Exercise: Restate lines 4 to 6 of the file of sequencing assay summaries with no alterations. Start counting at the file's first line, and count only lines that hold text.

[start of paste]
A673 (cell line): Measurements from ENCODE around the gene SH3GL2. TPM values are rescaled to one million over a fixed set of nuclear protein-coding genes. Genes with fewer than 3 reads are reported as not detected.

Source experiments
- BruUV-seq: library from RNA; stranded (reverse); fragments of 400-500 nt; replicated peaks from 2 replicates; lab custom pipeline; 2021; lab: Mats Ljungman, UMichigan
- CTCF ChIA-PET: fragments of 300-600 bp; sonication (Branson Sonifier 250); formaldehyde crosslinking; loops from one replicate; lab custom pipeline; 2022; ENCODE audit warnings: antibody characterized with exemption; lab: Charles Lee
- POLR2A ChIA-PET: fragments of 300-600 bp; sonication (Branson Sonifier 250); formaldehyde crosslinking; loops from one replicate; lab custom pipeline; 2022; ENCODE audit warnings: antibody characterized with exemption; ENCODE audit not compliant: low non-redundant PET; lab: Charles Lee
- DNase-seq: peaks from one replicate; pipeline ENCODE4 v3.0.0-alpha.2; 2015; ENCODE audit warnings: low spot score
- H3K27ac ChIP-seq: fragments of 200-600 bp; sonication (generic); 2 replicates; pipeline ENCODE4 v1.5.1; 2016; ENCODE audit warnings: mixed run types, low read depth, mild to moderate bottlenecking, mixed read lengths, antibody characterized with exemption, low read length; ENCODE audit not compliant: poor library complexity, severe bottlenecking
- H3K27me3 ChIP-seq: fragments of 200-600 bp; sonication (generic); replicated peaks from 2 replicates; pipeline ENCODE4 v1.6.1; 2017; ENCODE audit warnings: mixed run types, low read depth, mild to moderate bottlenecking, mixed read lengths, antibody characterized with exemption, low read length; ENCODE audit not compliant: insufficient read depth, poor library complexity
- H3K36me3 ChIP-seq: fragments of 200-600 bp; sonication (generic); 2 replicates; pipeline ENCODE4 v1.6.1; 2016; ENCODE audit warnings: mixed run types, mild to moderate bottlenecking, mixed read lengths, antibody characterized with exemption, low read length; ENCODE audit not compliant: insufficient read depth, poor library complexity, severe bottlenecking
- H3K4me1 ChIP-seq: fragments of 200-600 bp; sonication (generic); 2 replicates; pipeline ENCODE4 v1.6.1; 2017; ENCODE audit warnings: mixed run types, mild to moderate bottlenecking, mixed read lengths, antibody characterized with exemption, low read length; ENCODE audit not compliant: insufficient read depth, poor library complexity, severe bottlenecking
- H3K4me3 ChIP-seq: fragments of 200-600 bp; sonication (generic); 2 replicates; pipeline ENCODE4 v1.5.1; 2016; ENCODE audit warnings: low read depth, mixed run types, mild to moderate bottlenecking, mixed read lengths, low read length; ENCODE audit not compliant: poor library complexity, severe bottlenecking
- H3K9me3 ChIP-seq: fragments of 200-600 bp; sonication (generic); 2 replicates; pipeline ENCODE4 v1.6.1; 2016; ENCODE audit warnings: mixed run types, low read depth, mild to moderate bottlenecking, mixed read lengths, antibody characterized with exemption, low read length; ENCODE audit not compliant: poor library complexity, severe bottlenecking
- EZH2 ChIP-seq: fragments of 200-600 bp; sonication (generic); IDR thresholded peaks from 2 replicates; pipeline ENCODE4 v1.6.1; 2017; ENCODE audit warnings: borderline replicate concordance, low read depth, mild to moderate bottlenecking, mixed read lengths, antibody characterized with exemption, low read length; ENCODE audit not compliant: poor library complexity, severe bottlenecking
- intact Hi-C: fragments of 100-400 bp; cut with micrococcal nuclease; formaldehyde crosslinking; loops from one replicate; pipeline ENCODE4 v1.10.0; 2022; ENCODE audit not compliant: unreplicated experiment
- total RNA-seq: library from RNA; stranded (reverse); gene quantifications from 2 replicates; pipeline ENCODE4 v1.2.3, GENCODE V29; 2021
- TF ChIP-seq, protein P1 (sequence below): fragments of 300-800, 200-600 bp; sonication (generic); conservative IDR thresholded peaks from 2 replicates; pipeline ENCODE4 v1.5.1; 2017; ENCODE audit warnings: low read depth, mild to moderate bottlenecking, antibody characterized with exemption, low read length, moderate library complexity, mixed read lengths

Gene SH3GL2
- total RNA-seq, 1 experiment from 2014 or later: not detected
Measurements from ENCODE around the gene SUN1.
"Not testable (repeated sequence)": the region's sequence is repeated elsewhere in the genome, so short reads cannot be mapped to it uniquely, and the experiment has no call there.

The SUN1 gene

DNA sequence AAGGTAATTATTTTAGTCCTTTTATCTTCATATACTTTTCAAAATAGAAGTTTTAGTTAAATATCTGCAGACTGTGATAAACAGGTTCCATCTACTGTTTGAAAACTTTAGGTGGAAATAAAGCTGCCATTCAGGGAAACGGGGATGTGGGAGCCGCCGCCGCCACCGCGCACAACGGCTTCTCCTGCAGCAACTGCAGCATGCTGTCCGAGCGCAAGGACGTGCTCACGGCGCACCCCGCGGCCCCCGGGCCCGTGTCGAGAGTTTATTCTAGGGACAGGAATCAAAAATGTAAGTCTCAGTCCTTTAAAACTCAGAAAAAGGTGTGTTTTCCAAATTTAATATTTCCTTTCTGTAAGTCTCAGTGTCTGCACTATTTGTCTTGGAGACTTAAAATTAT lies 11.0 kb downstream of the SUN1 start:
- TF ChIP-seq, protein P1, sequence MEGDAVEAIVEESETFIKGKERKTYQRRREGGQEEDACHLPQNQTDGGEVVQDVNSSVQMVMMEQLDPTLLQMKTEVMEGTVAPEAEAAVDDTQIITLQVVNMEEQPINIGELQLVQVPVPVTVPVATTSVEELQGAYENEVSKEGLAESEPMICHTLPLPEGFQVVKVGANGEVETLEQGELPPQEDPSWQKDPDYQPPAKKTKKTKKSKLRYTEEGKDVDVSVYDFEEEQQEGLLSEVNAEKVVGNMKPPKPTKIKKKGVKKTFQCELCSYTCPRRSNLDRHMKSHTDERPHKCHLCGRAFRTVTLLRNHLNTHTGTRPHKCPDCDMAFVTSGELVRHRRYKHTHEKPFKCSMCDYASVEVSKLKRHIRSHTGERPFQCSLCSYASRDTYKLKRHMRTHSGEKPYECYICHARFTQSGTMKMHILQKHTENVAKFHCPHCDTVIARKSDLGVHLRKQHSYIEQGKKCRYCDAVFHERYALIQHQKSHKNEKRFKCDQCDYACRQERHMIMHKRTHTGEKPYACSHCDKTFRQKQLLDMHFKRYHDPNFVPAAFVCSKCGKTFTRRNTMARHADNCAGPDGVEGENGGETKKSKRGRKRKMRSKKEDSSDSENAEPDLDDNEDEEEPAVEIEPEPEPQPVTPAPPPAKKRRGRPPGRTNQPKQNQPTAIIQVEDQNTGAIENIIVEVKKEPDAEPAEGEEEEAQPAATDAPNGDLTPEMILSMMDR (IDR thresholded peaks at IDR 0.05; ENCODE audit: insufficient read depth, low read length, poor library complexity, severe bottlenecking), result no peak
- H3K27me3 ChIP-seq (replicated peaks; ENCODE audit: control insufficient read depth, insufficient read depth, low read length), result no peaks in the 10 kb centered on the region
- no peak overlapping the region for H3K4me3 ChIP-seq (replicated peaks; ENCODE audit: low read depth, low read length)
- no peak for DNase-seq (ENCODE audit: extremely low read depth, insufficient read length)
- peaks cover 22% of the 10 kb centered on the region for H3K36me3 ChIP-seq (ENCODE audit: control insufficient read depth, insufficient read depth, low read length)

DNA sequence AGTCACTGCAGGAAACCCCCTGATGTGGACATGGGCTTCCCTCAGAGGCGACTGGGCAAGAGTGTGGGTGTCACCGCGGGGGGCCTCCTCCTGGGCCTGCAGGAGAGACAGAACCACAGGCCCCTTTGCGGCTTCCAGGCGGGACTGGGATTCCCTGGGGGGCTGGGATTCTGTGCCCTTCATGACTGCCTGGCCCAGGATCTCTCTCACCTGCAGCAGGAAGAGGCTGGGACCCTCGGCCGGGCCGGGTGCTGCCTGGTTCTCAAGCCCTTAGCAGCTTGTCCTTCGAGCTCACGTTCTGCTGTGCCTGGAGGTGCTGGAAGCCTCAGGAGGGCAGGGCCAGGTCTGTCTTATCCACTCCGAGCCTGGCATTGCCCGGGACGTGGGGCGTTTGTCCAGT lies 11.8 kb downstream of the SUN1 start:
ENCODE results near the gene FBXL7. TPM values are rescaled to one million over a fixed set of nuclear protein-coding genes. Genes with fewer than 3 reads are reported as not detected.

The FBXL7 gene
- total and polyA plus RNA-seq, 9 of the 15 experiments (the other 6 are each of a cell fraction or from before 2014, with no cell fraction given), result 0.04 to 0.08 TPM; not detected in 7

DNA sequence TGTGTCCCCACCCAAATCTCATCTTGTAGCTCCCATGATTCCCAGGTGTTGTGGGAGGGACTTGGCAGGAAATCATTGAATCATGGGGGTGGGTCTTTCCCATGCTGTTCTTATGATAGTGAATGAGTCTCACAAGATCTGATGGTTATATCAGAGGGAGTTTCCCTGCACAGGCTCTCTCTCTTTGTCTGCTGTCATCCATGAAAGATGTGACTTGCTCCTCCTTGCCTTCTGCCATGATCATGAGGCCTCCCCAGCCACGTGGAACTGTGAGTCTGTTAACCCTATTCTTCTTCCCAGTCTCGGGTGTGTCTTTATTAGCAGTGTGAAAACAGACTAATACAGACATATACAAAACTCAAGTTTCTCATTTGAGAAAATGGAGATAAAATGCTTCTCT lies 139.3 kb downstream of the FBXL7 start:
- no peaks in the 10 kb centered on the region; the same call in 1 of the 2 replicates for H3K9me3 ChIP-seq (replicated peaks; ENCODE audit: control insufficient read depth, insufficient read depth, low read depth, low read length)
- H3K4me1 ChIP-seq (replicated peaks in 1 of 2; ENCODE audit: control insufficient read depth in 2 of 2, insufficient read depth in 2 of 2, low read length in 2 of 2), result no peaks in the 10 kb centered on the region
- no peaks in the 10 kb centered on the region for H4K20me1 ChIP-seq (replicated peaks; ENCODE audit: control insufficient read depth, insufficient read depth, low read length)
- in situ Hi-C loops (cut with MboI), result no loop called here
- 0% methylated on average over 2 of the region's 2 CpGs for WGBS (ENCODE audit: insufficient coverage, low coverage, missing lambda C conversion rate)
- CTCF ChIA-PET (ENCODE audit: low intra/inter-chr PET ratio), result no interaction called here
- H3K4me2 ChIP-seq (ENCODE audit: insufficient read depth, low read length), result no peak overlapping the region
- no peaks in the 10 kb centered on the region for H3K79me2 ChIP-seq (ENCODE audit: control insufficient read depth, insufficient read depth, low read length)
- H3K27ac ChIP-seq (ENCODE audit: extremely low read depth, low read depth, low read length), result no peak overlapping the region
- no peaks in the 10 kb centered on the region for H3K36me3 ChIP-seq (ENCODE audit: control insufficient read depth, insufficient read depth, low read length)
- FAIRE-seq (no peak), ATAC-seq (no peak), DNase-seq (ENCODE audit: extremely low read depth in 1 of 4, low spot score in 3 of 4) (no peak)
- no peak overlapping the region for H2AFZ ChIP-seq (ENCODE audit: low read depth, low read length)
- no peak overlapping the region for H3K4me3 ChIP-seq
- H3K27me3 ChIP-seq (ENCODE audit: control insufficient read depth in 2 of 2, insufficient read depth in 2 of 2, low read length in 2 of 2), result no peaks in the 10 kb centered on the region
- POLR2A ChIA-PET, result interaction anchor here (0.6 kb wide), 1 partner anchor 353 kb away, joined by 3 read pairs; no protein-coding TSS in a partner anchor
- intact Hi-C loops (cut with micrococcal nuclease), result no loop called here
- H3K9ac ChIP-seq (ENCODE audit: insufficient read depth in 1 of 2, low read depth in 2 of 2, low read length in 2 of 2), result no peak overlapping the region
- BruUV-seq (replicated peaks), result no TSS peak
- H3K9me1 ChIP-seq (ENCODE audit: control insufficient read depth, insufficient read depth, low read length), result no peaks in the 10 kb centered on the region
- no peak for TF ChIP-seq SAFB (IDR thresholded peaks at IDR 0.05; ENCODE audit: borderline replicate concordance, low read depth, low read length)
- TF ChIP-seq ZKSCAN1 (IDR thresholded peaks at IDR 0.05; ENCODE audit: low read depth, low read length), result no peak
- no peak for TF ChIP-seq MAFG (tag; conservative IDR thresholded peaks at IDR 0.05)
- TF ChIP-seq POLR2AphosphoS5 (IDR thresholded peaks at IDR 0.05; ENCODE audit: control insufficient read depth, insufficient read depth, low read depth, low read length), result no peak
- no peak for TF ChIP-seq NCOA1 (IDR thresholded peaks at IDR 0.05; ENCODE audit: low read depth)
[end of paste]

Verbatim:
- CTCF ChIA-PET: fragments of 300-600 bp; sonication (Branson Sonifier 250); formaldehyde crosslinking; loops from one replicate; lab custom pipeline; 2022; ENCODE audit warnings: antibody characterized with exemption; lab: Charles Lee
- POLR2A ChIA-PET: fragments of 300-600 bp; sonication (Branson Sonifier 250); formaldehyde crosslinking; loops from one replicate; lab custom pipeline; 2022; ENCODE audit warnings: antibody characterized with exemption; ENCODE audit not compliant: low non-redundant PET; lab: Charles Lee
- DNase-seq: peaks from one replicate; pipeline ENCODE4 v3.0.0-alpha.2; 2015; ENCODE audit warnings: low spot score